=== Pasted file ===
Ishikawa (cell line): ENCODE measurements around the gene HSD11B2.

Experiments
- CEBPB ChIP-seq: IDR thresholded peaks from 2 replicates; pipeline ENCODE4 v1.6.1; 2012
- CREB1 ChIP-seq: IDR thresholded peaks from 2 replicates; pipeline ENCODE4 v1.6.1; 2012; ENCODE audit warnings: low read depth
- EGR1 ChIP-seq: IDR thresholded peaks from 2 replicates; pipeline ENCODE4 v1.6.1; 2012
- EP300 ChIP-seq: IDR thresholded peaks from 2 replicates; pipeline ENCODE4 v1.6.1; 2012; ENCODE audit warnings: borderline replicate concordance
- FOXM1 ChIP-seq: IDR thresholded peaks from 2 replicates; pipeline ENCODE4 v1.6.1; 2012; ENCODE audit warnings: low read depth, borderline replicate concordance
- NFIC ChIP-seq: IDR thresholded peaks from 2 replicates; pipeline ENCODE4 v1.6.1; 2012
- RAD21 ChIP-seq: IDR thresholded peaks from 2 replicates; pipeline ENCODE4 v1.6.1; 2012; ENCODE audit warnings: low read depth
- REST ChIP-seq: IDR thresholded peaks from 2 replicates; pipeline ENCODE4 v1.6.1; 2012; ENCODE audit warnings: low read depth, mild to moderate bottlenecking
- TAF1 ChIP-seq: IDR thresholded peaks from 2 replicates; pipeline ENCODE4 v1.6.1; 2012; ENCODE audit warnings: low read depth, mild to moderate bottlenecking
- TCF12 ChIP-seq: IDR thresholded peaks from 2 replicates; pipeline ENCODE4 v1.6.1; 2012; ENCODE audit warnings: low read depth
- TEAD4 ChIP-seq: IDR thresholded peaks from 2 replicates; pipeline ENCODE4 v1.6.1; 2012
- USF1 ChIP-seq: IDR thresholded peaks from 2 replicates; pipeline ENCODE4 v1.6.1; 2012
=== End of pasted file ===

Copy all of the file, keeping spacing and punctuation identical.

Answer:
Ishikawa (cell line): ENCODE measurements around the gene HSD11B2.

Experiments
- CEBPB ChIP-seq: IDR thresholded peaks from 2 replicates; pipeline ENCODE4 v1.6.1; 2012
- CREB1 ChIP-seq: IDR thresholded peaks from 2 replicates; pipeline ENCODE4 v1.6.1; 2012; ENCODE audit warnings: low read depth
- EGR1 ChIP-seq: IDR thresholded peaks from 2 replicates; pipeline ENCODE4 v1.6.1; 2012
- EP300 ChIP-seq: IDR thresholded peaks from 2 replicates; pipeline ENCODE4 v1.6.1; 2012; ENCODE audit warnings: borderline replicate concordance
- FOXM1 ChIP-seq: IDR thresholded peaks from 2 replicates; pipeline ENCODE4 v1.6.1; 2012; ENCODE audit warnings: low read depth, borderline replicate concordance
- NFIC ChIP-seq: IDR thresholded peaks from 2 replicates; pipeline ENCODE4 v1.6.1; 2012
- RAD21 ChIP-seq: IDR thresholded peaks from 2 replicates; pipeline ENCODE4 v1.6.1; 2012; ENCODE audit warnings: low read depth
- REST ChIP-seq: IDR thresholded peaks from 2 replicates; pipeline ENCODE4 v1.6.1; 2012; ENCODE audit warnings: low read depth, mild to moderate bottlenecking
- TAF1 ChIP-seq: IDR thresholded peaks from 2 replicates; pipeline ENCODE4 v1.6.1; 2012; ENCODE audit warnings: low read depth, mild to moderate bottlenecking
- TCF12 ChIP-seq: IDR thresholded peaks from 2 replicates; pipeline ENCODE4 v1.6.1; 2012; ENCODE audit warnings: low read depth
- TEAD4 ChIP-seq: IDR thresholded peaks from 2 replicates; pipeline ENCODE4 v1.6.1; 2012
- USF1 ChIP-seq: IDR thresholded peaks from 2 replicates; pipeline ENCODE4 v1.6.1; 2012